The World Council of Churches (WCC) posted the following News article:
21 February 2019
In remarks during a workshop on HIV among migrants and refugees, UNAIDS executive director Michel Sidibé spoke of the challenge of HIV in what has become a rapidly changing and very unpredictable world.
“We believe you will never be able to reach people when you are born privileged,” Sidibé reflected. “Your job is to cross the road and reach people who are not privileged. What we need are bridges connecting us all to reach other.”
The workshop was organized on 20-21 February by UNAIDS, the World Council of Churches (WCC) and the International Catholic Migration Commission.
“We are living in a rapidly changing and unpredictable world,” said Sidibé. “From my country of Mali to Eastern Europe to South America, the right to health and the right to education is not being upheld in conflict-affected settings.”
We simply cannot think of the challenge of HIV in isolation, he continued. “We need to understand the bigger picture, and the role of faith-based organizations is very critical.”
As more and more people are on the move, faith-based organizations are critical in ensuring people have access to healthcare, said Sidibé, because faith-based groups reach people at the grassroots and know what people are facing in their daily lives.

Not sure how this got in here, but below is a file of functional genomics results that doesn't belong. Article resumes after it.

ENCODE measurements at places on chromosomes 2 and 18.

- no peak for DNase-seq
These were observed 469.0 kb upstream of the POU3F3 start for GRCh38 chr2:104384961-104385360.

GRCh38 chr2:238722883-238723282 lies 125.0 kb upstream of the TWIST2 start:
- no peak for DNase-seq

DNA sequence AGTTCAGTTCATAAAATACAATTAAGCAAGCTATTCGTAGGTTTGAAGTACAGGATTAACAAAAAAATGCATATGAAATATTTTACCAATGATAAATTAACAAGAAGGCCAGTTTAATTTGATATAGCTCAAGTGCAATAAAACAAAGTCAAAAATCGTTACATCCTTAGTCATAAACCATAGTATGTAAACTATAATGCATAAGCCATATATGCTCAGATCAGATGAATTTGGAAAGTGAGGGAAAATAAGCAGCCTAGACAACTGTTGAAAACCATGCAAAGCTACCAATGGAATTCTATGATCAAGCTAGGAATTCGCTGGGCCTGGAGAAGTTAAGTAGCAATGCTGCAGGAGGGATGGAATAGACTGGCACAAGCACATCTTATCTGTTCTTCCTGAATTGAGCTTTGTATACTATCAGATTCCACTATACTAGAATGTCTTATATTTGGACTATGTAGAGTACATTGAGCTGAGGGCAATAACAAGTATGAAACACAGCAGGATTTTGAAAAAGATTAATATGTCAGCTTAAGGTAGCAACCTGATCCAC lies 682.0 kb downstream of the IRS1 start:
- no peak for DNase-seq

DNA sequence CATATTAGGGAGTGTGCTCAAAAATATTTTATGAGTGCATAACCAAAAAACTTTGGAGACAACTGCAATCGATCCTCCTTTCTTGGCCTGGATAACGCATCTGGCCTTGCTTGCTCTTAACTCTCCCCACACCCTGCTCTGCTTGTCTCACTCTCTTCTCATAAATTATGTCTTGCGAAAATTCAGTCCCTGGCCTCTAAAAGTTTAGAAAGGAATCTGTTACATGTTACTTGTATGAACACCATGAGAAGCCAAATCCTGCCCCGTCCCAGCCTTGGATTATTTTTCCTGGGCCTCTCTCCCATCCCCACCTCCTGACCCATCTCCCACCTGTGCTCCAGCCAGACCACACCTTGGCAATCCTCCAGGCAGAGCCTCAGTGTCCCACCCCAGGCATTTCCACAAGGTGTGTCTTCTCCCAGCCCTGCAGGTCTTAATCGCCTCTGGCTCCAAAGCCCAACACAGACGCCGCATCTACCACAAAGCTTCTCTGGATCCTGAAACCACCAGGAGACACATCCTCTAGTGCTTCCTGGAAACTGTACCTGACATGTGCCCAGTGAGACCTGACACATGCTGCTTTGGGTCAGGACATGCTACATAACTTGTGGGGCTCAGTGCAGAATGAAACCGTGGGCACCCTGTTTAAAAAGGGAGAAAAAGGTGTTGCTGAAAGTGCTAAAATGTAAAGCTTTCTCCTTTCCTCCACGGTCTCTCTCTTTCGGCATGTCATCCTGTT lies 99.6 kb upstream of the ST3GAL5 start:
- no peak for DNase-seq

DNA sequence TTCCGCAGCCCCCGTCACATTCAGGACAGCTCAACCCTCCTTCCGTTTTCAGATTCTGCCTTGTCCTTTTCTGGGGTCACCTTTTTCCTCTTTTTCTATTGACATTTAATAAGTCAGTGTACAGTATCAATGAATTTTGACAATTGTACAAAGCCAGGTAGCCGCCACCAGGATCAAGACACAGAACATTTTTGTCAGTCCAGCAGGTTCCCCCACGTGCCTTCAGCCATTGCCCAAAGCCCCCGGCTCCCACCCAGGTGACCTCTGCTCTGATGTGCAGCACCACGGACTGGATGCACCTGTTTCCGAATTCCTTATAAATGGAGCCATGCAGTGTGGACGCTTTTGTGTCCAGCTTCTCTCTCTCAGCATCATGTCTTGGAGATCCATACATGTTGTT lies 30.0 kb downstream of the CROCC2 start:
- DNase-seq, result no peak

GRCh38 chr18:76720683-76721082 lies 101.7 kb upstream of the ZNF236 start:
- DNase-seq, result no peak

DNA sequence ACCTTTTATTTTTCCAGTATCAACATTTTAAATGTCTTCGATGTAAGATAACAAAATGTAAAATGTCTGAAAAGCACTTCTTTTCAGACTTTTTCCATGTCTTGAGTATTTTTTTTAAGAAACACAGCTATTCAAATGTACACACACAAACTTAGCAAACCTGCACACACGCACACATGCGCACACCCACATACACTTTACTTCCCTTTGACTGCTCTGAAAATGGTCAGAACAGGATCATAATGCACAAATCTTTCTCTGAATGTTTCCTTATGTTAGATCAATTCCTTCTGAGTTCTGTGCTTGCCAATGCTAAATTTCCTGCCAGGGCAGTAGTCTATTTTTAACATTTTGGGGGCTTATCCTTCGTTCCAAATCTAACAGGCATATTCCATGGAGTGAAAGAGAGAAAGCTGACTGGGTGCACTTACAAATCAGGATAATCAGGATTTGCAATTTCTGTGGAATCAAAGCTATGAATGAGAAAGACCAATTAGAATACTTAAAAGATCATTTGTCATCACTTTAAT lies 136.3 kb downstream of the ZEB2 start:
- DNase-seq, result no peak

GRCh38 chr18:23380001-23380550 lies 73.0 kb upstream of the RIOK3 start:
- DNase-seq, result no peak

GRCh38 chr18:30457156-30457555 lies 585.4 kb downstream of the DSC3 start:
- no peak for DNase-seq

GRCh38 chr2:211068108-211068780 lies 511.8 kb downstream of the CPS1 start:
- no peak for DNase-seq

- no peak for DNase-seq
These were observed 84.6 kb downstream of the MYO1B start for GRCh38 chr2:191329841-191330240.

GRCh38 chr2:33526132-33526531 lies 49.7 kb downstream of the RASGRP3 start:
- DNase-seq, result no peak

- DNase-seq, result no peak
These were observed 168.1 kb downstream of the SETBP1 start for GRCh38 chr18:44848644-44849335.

“We are facing massive political upheaval everywhere, and a lack of economic opportunity for young people, mixed with democratic fatigue,” he said. “We have a divide today and it is a lack of trust, and if people don’t have jobs, they don’t have hope.”
HIV is linked to inequality and to lack of opportunity, Sidibé noted. “What I’m seeing as the biggest problem is social inequality. If you have a breakdown, what will happen is that people will not stay there.”
With 68 million people forced from their homes across the world due to violence, war and conflict, in many places the bulk of health services are being provided by faith-based organizations. “What is happening to people on the move? They are becoming victims of violence, and we really need to understand that. We need to think in a more integrated and practical way.”